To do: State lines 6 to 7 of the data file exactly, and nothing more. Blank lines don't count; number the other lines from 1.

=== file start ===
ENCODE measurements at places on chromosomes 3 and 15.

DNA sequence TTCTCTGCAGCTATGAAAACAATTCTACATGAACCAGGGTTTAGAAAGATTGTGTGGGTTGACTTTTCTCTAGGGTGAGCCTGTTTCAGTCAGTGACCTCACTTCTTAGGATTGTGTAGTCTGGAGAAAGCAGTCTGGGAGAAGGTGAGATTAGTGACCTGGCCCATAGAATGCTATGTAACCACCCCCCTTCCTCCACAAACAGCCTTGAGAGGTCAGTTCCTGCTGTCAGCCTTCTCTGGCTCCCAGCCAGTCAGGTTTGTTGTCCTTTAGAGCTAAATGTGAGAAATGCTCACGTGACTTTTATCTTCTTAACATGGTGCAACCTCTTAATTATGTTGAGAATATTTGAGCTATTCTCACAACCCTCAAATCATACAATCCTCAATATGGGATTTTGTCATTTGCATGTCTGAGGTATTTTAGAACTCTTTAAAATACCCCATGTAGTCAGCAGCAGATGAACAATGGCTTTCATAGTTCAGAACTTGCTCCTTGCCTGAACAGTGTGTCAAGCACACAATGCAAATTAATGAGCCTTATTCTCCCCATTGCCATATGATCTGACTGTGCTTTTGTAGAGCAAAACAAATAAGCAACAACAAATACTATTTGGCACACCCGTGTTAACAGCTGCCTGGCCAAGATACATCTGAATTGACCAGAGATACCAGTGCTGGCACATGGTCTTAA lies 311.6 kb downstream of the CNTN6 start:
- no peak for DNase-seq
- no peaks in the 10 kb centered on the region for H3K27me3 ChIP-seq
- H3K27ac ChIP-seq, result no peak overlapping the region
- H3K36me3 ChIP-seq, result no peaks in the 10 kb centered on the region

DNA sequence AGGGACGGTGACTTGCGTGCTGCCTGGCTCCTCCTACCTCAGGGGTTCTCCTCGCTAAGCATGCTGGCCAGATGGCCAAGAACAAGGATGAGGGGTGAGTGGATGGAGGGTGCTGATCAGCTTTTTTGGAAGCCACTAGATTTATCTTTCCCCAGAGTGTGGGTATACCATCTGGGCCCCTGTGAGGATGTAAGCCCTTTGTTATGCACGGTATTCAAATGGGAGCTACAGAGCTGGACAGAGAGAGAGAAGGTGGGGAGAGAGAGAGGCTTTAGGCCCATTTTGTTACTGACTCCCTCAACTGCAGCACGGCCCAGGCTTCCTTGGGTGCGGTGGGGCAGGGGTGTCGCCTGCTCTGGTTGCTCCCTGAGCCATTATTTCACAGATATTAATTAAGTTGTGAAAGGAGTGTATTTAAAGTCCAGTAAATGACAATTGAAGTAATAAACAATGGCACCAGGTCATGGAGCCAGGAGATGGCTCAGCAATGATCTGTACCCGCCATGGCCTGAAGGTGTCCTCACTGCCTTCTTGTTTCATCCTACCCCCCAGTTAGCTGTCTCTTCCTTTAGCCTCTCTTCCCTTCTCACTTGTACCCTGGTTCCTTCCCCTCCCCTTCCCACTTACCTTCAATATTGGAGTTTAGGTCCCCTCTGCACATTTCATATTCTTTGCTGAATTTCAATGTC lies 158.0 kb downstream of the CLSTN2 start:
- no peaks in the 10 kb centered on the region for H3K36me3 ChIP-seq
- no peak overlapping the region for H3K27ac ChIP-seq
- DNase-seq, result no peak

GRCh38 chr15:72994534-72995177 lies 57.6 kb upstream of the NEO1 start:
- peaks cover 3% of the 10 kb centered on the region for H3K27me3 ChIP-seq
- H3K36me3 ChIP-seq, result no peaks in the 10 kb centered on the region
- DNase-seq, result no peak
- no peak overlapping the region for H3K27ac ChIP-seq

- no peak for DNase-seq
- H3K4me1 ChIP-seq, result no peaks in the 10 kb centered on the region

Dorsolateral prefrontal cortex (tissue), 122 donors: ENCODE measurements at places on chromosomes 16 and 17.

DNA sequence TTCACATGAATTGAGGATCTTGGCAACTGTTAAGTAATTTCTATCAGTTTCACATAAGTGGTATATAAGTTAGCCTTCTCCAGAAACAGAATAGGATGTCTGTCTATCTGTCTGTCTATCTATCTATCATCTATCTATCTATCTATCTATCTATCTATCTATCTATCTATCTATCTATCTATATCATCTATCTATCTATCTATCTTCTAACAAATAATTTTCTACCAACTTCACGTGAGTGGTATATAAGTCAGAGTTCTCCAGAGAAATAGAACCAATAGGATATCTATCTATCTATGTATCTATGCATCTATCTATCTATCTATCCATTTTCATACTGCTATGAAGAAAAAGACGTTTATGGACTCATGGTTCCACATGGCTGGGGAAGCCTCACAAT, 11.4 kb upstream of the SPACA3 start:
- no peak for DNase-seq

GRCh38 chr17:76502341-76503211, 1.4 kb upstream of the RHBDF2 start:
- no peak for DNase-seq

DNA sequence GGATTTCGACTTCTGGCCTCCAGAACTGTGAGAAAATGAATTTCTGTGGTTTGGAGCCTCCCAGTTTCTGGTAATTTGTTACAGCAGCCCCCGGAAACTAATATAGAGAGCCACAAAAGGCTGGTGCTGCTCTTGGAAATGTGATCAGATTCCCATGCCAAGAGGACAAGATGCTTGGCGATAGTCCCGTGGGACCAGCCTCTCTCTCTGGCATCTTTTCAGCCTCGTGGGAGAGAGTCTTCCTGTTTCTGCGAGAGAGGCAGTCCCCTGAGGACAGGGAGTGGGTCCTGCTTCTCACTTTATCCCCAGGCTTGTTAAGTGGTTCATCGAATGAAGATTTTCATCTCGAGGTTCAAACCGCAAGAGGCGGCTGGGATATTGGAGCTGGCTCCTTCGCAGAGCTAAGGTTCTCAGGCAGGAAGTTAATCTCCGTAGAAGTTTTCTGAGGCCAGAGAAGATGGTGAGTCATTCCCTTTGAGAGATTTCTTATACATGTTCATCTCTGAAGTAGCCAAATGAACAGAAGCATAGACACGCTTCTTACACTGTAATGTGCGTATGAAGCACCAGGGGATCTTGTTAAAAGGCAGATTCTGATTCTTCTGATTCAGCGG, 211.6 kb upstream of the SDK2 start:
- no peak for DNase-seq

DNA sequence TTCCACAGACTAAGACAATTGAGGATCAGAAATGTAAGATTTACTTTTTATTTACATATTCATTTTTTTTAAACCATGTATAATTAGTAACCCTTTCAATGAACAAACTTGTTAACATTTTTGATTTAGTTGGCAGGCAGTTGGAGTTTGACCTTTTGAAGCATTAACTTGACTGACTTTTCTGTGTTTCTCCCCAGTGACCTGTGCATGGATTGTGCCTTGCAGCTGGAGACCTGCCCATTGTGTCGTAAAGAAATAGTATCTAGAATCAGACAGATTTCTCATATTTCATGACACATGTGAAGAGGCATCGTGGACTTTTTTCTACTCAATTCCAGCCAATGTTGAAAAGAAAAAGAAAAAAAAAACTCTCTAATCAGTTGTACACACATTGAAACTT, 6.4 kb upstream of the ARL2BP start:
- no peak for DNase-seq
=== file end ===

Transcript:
- H3K36me3 ChIP-seq, result no peaks in the 10 kb centered on the region

DNA sequence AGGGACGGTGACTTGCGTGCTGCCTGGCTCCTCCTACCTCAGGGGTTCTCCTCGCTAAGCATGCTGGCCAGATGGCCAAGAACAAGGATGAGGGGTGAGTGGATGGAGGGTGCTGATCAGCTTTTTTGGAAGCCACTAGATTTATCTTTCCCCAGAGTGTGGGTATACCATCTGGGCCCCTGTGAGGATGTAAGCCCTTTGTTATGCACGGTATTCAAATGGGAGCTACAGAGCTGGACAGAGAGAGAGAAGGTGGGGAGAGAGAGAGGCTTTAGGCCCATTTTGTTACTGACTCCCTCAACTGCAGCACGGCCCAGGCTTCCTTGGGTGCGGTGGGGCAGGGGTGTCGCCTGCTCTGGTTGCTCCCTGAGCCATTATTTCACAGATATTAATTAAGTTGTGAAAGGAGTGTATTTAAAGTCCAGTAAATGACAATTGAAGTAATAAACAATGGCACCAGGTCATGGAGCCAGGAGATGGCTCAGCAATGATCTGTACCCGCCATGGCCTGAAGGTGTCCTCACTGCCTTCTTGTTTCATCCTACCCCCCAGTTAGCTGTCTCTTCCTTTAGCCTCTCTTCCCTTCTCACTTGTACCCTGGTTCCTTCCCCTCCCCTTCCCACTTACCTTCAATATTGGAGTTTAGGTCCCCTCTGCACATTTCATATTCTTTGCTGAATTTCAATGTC lies 158.0 kb downstream of the CLSTN2 start: